The first Anarky story, "Anarky in Gotham City, Part 1: Letters to the Editor", appeared in Detective Comics No.608, in November 1989. Lonnie Machin is introduced as "Anarky" as early as his first appearance in Detective Comics No.608, withholding his origin story for a later point. He is established as an uncommonly philosophical and intelligent twelve-year-old. Lonnie Machin made his debut as "Anarky" by responding to complaints in the newspaper by attacking the offending sources, such as the owner of a factory whose byproduct waste is polluting local river water. Anarky and Batman ultimately come to blows, and during their brief fight, Batman deduces that Anarky is actually a young child. During this first confrontation, Anarky is aided by a band of homeless men, including Legs, a homeless cripple who becomes loyal to him and would assist him in later appearances. After being caught, Lonnie is locked away in a juvenile detention center.
Anarky series 
|“||Anarky, not having any super powers, doesn't have what it takes to bring the fans in month after month. He's the sort of character you can get away with using in an annual once a year plus his own miniseries once a year and maybe as a guest star every couple of years, but he's not capable, he's not strong enough to hold his own monthly title. Very few characters are when it comes down to it.||”|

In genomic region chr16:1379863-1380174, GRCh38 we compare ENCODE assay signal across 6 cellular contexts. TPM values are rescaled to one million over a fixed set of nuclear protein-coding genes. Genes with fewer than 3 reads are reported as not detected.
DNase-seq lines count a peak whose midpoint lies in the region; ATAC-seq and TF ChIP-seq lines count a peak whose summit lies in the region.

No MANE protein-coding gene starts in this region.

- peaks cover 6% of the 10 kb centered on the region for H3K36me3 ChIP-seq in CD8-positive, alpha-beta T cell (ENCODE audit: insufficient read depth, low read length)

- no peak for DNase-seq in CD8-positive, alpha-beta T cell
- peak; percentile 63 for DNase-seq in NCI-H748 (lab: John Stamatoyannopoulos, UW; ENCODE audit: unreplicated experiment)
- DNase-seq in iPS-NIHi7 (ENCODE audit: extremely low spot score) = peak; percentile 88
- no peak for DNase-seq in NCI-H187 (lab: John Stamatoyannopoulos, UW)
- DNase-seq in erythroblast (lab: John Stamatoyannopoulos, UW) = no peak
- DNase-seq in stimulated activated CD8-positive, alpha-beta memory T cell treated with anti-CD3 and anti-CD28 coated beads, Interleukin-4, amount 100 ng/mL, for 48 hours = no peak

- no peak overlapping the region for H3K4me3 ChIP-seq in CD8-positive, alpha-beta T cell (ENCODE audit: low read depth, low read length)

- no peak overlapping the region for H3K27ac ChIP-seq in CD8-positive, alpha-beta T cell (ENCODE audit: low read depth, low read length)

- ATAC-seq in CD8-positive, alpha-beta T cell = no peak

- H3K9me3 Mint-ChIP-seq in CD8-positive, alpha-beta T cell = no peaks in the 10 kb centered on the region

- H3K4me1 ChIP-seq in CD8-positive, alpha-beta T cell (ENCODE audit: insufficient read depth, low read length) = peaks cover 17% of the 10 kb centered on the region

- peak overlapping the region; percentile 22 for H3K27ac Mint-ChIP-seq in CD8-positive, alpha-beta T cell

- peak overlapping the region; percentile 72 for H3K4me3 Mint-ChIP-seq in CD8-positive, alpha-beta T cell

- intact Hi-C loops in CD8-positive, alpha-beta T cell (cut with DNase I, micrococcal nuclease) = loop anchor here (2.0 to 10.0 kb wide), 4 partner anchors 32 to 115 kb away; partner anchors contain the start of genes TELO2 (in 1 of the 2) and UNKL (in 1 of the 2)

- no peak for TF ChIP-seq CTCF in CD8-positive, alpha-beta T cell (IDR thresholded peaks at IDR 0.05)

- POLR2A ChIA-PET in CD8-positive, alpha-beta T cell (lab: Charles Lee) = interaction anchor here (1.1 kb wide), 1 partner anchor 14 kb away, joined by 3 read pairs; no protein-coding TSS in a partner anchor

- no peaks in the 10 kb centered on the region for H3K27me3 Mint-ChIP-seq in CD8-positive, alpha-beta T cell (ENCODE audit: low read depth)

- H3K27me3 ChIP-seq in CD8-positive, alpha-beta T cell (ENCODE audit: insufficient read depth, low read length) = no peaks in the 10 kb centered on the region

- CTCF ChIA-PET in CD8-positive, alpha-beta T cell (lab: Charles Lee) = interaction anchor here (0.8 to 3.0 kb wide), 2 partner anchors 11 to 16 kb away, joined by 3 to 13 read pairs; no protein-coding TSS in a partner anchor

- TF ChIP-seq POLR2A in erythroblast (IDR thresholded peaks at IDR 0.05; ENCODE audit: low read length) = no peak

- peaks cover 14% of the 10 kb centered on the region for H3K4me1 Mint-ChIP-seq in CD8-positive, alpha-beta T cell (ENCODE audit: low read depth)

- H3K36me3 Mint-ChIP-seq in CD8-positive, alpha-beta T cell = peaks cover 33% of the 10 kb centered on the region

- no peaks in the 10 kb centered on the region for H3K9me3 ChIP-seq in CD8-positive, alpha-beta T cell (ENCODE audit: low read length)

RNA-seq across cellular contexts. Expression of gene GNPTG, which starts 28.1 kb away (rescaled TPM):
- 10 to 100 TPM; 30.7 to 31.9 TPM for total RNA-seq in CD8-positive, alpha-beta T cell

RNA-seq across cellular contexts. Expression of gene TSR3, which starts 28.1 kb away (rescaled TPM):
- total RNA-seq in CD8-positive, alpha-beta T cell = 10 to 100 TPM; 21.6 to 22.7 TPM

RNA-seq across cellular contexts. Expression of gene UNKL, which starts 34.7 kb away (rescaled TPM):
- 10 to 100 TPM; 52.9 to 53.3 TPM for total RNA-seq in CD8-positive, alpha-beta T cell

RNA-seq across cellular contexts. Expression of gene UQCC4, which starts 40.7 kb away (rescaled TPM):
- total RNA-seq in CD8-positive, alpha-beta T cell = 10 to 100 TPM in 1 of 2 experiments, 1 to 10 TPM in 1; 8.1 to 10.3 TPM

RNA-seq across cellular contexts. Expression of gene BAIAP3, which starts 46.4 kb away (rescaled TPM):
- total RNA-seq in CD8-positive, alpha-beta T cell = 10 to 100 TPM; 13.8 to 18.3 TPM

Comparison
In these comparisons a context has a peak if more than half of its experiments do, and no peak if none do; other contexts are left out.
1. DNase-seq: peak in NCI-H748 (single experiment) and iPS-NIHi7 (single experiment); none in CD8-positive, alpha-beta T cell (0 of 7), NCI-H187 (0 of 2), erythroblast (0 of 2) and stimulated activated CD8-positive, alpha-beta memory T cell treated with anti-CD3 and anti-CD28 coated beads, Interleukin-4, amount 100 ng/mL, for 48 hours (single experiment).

—Alan Grant, 2007.
Following the comic book industry crash of 1996, Norm Breyfogle sought new employment at DC Comics. Darren Vincenzo, then an editorial assistant at the company, suggested multiple projects which Breyfogle could take part in. Among his suggestions was an Anarky limited series, to be written by Grant or another specified author. Following encouragement from Breyfogle, Grant agreed to participate in the project. The four-issue limited series, Anarky, was published in May 1997. Entitled "Metamorphosis", the story maintained the character's anti-authoritarian sentiments, but was instead based on Neo-Tech, a philosophy developed by Frank R. Wallace.